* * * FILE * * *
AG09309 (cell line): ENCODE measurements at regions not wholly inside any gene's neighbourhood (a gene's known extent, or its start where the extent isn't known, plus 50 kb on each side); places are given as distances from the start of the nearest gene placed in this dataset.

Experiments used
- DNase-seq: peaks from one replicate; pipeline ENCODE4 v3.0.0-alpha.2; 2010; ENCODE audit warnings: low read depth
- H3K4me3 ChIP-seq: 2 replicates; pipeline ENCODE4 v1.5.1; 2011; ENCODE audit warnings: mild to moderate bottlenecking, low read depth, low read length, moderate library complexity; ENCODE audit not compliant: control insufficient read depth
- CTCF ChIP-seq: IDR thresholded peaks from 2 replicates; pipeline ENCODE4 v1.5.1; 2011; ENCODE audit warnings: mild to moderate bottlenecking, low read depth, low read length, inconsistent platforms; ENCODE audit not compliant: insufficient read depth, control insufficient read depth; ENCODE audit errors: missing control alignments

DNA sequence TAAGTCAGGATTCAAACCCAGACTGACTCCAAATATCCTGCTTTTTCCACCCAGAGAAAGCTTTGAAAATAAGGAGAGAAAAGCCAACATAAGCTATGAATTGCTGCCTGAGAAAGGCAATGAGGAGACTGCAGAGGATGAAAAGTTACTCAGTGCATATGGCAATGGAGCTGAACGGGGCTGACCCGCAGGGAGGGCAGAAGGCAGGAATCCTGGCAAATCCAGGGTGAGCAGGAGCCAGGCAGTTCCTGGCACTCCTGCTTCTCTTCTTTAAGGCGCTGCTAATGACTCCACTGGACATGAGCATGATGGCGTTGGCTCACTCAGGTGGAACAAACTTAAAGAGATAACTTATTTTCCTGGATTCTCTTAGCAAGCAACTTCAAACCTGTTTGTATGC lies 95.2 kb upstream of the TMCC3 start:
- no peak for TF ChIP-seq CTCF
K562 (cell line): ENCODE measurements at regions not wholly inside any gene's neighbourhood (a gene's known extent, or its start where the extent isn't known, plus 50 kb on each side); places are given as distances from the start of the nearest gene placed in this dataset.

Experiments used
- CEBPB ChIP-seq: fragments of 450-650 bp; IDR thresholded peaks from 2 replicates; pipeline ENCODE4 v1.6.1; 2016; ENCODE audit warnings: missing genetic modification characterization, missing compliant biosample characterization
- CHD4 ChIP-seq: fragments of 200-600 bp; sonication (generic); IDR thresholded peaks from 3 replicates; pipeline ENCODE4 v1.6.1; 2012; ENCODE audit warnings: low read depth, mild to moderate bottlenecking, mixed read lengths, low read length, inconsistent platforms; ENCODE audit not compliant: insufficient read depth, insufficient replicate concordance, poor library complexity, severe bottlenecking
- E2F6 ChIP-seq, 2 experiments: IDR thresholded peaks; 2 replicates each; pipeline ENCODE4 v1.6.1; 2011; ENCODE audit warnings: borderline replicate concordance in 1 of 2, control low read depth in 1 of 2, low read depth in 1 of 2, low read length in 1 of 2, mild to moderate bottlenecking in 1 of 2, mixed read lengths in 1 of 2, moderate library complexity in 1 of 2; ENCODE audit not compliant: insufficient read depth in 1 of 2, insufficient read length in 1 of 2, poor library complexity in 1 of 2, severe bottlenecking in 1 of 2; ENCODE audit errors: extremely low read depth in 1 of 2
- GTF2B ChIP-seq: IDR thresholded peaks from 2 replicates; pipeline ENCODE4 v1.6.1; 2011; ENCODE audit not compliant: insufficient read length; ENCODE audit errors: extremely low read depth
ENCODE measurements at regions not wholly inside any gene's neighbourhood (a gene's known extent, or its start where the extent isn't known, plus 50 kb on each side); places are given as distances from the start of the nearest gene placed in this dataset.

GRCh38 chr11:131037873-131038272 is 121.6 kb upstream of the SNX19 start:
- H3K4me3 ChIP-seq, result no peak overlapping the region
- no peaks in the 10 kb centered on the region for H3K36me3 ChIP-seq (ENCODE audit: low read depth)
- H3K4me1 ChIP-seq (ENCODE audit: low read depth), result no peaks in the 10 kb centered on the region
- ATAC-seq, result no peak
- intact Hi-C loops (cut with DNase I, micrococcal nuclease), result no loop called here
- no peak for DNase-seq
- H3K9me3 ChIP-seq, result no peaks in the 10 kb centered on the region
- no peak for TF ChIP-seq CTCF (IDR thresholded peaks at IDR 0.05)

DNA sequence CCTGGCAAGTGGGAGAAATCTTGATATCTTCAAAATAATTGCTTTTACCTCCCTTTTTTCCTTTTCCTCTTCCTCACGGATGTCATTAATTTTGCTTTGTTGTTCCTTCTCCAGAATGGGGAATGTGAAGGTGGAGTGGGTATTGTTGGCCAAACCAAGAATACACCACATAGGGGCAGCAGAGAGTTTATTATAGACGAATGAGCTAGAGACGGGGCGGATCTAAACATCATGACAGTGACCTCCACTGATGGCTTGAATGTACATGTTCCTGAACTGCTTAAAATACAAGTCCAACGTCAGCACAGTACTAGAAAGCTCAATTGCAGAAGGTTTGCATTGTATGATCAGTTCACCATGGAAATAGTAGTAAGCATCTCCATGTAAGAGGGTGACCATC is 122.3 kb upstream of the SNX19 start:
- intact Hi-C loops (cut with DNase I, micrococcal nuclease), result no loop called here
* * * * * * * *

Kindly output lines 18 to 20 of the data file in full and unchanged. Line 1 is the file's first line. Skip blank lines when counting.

- H3K4me1 ChIP-seq (ENCODE audit: low read depth), result no peaks in the 10 kb centered on the region
- ATAC-seq, result no peak
- intact Hi-C loops (cut with DNase I, micrococcal nuclease), result no loop called here